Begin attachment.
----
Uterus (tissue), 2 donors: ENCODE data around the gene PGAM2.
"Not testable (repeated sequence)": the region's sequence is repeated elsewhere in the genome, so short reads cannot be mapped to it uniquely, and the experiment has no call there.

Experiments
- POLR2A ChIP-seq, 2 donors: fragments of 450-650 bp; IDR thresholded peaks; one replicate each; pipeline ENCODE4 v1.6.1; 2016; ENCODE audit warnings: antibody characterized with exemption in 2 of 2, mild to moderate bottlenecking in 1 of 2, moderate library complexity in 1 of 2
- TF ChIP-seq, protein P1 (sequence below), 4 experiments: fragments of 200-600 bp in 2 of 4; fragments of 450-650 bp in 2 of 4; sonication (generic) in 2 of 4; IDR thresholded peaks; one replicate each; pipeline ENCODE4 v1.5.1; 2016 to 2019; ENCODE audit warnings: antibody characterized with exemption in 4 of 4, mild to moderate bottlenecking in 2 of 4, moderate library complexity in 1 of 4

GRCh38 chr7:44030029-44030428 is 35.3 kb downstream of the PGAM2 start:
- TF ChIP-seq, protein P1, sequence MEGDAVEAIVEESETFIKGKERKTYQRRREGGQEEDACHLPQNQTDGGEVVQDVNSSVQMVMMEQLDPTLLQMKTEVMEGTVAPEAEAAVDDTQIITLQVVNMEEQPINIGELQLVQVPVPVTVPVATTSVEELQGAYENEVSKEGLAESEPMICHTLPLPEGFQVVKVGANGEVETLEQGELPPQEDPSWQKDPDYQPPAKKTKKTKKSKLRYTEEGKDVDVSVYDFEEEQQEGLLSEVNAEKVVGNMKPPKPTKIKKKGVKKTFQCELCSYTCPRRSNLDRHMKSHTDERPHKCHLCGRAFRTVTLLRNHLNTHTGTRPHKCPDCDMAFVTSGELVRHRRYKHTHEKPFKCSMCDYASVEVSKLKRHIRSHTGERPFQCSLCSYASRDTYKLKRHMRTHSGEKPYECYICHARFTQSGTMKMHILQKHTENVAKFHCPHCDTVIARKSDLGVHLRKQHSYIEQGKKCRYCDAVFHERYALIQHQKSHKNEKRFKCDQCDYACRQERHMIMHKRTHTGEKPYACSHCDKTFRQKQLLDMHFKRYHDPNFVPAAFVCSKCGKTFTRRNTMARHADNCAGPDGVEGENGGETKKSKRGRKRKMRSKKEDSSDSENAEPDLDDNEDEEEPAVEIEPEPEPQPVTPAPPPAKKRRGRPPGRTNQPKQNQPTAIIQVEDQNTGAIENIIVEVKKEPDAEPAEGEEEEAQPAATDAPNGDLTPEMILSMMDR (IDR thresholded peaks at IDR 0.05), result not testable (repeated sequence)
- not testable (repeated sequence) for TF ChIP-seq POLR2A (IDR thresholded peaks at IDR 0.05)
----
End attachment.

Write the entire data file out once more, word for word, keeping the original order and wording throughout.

Uterus (tissue), 2 donors: ENCODE data around the gene PGAM2.
"Not testable (repeated sequence)": the region's sequence is repeated elsewhere in the genome, so short reads cannot be mapped to it uniquely, and the experiment has no call there.

Experiments
- POLR2A ChIP-seq, 2 donors: fragments of 450-650 bp; IDR thresholded peaks; one replicate each; pipeline ENCODE4 v1.6.1; 2016; ENCODE audit warnings: antibody characterized with exemption in 2 of 2, mild to moderate bottlenecking in 1 of 2, moderate library complexity in 1 of 2
- TF ChIP-seq, protein P1 (sequence below), 4 experiments: fragments of 200-600 bp in 2 of 4; fragments of 450-650 bp in 2 of 4; sonication (generic) in 2 of 4; IDR thresholded peaks; one replicate each; pipeline ENCODE4 v1.5.1; 2016 to 2019; ENCODE audit warnings: antibody characterized with exemption in 4 of 4, mild to moderate bottlenecking in 2 of 4, moderate library complexity in 1 of 4

GRCh38 chr7:44030029-44030428 is 35.3 kb downstream of the PGAM2 start:
- TF ChIP-seq, protein P1, sequence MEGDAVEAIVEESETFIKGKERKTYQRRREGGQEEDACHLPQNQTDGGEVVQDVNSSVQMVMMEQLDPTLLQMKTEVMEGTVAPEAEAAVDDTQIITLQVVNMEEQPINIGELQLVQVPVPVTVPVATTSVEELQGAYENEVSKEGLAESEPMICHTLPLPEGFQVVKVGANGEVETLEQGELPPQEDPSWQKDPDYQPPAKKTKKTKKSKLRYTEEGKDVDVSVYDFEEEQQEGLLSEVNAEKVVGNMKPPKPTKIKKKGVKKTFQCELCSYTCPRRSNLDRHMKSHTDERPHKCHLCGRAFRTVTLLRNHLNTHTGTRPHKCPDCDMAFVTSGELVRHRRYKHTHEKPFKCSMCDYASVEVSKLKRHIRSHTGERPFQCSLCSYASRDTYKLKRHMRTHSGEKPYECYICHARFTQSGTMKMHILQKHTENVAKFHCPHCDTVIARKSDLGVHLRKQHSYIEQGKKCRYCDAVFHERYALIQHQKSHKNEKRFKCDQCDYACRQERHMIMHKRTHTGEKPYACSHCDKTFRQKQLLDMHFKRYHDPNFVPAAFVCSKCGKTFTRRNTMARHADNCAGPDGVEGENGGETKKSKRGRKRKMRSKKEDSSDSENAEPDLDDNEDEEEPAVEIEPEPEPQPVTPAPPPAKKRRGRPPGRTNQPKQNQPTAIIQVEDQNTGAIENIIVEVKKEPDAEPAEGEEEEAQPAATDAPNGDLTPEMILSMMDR (IDR thresholded peaks at IDR 0.05), result not testable (repeated sequence)
- not testable (repeated sequence) for TF ChIP-seq POLR2A (IDR thresholded peaks at IDR 0.05)